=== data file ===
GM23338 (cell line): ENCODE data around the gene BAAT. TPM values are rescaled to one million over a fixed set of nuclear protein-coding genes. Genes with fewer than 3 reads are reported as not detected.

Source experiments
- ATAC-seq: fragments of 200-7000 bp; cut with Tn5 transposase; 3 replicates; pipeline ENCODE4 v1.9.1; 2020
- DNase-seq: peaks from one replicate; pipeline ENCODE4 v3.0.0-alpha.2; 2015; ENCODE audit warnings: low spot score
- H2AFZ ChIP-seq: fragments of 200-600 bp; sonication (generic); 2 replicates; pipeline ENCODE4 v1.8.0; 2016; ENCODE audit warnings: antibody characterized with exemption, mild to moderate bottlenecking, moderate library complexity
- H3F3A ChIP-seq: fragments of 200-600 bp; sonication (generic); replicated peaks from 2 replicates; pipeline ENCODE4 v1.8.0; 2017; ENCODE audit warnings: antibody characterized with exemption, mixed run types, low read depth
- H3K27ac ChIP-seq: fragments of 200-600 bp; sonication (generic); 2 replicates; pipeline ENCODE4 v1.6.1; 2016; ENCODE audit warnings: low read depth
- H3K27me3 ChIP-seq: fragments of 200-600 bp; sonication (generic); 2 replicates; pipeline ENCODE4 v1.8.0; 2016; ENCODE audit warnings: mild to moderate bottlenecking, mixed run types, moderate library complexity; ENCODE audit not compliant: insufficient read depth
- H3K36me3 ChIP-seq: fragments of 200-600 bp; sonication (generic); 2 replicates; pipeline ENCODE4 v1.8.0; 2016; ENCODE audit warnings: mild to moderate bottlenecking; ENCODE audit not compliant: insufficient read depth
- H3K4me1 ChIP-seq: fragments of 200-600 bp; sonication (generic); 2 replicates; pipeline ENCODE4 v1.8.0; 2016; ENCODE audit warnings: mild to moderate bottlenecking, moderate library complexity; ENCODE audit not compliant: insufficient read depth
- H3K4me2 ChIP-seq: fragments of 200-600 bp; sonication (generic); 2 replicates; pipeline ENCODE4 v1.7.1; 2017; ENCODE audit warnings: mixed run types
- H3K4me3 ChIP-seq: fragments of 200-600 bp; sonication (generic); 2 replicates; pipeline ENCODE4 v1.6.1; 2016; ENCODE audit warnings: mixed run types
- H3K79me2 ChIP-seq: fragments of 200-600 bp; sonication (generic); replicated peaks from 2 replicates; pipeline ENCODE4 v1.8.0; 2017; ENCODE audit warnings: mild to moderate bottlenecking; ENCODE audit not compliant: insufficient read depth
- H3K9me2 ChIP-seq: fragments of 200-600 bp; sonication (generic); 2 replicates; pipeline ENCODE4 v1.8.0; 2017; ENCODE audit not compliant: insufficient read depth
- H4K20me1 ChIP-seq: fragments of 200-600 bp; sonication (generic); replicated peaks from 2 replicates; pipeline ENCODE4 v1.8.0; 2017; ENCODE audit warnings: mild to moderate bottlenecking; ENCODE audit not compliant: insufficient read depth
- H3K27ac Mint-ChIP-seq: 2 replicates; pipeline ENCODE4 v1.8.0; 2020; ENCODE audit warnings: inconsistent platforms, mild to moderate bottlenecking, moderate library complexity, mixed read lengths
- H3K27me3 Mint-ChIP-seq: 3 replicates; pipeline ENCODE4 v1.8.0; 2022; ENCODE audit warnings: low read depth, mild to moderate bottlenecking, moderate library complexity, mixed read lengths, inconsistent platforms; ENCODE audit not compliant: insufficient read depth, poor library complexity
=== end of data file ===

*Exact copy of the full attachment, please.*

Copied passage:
GM23338 (cell line): ENCODE data around the gene BAAT. TPM values are rescaled to one million over a fixed set of nuclear protein-coding genes. Genes with fewer than 3 reads are reported as not detected.

Source experiments
- ATAC-seq: fragments of 200-7000 bp; cut with Tn5 transposase; 3 replicates; pipeline ENCODE4 v1.9.1; 2020
- DNase-seq: peaks from one replicate; pipeline ENCODE4 v3.0.0-alpha.2; 2015; ENCODE audit warnings: low spot score
- H2AFZ ChIP-seq: fragments of 200-600 bp; sonication (generic); 2 replicates; pipeline ENCODE4 v1.8.0; 2016; ENCODE audit warnings: antibody characterized with exemption, mild to moderate bottlenecking, moderate library complexity
- H3F3A ChIP-seq: fragments of 200-600 bp; sonication (generic); replicated peaks from 2 replicates; pipeline ENCODE4 v1.8.0; 2017; ENCODE audit warnings: antibody characterized with exemption, mixed run types, low read depth
- H3K27ac ChIP-seq: fragments of 200-600 bp; sonication (generic); 2 replicates; pipeline ENCODE4 v1.6.1; 2016; ENCODE audit warnings: low read depth
- H3K27me3 ChIP-seq: fragments of 200-600 bp; sonication (generic); 2 replicates; pipeline ENCODE4 v1.8.0; 2016; ENCODE audit warnings: mild to moderate bottlenecking, mixed run types, moderate library complexity; ENCODE audit not compliant: insufficient read depth
- H3K36me3 ChIP-seq: fragments of 200-600 bp; sonication (generic); 2 replicates; pipeline ENCODE4 v1.8.0; 2016; ENCODE audit warnings: mild to moderate bottlenecking; ENCODE audit not compliant: insufficient read depth
- H3K4me1 ChIP-seq: fragments of 200-600 bp; sonication (generic); 2 replicates; pipeline ENCODE4 v1.8.0; 2016; ENCODE audit warnings: mild to moderate bottlenecking, moderate library complexity; ENCODE audit not compliant: insufficient read depth
- H3K4me2 ChIP-seq: fragments of 200-600 bp; sonication (generic); 2 replicates; pipeline ENCODE4 v1.7.1; 2017; ENCODE audit warnings: mixed run types
- H3K4me3 ChIP-seq: fragments of 200-600 bp; sonication (generic); 2 replicates; pipeline ENCODE4 v1.6.1; 2016; ENCODE audit warnings: mixed run types
- H3K79me2 ChIP-seq: fragments of 200-600 bp; sonication (generic); replicated peaks from 2 replicates; pipeline ENCODE4 v1.8.0; 2017; ENCODE audit warnings: mild to moderate bottlenecking; ENCODE audit not compliant: insufficient read depth
- H3K9me2 ChIP-seq: fragments of 200-600 bp; sonication (generic); 2 replicates; pipeline ENCODE4 v1.8.0; 2017; ENCODE audit not compliant: insufficient read depth
- H4K20me1 ChIP-seq: fragments of 200-600 bp; sonication (generic); replicated peaks from 2 replicates; pipeline ENCODE4 v1.8.0; 2017; ENCODE audit warnings: mild to moderate bottlenecking; ENCODE audit not compliant: insufficient read depth
- H3K27ac Mint-ChIP-seq: 2 replicates; pipeline ENCODE4 v1.8.0; 2020; ENCODE audit warnings: inconsistent platforms, mild to moderate bottlenecking, moderate library complexity, mixed read lengths
- H3K27me3 Mint-ChIP-seq: 3 replicates; pipeline ENCODE4 v1.8.0; 2022; ENCODE audit warnings: low read depth, mild to moderate bottlenecking, moderate library complexity, mixed read lengths, inconsistent platforms; ENCODE audit not compliant: insufficient read depth, poor library complexity